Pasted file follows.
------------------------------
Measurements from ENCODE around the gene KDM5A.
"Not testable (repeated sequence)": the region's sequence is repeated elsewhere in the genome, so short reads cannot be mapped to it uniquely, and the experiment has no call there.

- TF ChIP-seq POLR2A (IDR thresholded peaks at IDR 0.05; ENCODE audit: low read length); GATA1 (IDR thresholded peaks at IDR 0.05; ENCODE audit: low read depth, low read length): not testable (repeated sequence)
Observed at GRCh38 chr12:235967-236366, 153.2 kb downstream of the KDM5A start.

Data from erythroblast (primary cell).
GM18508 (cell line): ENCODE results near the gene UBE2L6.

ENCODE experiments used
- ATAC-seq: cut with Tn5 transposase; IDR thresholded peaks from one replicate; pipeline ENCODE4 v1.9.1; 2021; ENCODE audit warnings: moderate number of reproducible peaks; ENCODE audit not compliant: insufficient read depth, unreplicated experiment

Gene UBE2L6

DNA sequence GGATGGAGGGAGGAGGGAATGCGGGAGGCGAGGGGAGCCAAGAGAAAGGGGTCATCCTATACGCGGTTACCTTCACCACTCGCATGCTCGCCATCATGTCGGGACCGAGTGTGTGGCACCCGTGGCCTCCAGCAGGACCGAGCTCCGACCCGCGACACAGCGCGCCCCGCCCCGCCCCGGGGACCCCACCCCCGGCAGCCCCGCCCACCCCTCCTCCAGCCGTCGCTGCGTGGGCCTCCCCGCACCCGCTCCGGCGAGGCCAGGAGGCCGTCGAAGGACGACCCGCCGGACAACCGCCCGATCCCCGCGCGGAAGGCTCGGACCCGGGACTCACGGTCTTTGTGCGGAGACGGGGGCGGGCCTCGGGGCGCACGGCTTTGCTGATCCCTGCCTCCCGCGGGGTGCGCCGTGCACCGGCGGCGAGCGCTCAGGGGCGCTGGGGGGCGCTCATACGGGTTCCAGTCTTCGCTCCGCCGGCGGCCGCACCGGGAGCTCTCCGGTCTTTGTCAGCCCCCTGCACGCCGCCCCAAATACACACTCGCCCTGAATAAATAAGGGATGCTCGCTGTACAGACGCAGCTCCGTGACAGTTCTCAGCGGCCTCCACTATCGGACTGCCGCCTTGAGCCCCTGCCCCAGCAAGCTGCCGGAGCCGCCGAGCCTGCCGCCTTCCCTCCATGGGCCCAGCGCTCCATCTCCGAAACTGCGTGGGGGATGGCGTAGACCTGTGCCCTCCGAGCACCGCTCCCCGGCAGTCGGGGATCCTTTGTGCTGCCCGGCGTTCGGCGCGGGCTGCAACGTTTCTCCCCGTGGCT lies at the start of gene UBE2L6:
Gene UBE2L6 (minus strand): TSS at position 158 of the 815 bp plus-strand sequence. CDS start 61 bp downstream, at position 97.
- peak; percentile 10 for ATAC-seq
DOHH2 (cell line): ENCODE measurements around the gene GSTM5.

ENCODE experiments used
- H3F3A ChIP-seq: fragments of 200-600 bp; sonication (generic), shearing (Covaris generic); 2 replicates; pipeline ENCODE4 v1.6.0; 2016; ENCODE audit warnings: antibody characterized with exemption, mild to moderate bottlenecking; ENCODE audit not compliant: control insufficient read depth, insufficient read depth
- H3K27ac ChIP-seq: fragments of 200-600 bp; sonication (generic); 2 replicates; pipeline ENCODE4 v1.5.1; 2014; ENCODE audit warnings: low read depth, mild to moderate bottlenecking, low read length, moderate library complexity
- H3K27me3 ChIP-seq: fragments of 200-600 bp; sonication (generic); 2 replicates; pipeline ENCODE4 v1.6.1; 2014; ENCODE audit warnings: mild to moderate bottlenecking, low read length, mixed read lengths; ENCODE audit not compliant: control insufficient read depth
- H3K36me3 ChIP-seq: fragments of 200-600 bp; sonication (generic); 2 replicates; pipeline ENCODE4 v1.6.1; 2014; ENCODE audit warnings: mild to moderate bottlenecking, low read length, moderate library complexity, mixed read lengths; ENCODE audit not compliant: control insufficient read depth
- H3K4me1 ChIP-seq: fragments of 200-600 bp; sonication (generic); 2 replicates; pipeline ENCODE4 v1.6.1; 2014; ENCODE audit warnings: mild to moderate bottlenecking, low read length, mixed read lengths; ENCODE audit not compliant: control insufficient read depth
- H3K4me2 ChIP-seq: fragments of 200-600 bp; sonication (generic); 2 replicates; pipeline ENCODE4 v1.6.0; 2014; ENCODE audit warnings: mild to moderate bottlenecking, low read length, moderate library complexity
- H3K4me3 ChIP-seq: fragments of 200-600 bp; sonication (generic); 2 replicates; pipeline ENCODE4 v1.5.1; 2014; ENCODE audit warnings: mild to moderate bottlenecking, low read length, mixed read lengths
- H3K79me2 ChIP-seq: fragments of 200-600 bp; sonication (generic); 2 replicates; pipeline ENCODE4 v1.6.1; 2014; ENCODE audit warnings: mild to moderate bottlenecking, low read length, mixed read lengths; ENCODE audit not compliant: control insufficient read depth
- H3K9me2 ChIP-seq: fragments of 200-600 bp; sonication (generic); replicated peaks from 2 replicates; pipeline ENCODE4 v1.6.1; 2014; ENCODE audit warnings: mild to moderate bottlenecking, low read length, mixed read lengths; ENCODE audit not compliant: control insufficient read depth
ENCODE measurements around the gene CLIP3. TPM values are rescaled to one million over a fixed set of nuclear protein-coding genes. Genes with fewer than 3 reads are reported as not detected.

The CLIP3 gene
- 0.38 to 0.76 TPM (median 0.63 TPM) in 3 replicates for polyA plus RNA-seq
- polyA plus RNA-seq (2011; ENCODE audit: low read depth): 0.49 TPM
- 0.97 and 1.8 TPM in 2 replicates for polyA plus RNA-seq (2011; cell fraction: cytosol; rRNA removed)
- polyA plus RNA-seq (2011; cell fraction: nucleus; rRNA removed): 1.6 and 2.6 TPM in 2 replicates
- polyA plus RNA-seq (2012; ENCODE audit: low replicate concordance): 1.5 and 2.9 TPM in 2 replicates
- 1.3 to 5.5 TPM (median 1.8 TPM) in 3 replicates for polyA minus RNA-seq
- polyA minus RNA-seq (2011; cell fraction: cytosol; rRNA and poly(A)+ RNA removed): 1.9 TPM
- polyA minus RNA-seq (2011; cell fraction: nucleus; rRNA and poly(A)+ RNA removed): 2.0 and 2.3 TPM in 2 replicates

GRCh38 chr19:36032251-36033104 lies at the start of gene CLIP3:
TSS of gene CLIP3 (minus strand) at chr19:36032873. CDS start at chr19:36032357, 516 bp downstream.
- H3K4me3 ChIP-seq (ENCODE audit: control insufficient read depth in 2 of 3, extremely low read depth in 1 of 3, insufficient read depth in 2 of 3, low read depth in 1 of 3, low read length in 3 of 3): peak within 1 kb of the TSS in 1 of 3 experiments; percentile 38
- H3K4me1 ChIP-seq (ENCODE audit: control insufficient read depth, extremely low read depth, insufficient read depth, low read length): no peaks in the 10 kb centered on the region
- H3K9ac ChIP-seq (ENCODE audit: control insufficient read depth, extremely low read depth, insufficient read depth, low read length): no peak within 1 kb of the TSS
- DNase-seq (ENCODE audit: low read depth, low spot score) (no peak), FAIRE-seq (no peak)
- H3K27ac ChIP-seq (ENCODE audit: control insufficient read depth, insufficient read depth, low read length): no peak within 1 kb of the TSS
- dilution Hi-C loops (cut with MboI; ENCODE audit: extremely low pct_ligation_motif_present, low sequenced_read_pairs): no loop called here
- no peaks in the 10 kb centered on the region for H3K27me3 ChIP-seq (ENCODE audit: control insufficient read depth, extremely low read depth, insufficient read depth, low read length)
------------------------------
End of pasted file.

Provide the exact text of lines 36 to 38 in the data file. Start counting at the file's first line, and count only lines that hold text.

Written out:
- H3K4me3 ChIP-seq (ENCODE audit: control insufficient read depth in 2 of 3, extremely low read depth in 1 of 3, insufficient read depth in 2 of 3, low read depth in 1 of 3, low read length in 3 of 3): peak within 1 kb of the TSS in 1 of 3 experiments; percentile 38
- H3K4me1 ChIP-seq (ENCODE audit: control insufficient read depth, extremely low read depth, insufficient read depth, low read length): no peaks in the 10 kb centered on the region
- H3K9ac ChIP-seq (ENCODE audit: control insufficient read depth, extremely low read depth, insufficient read depth, low read length): no peak within 1 kb of the TSS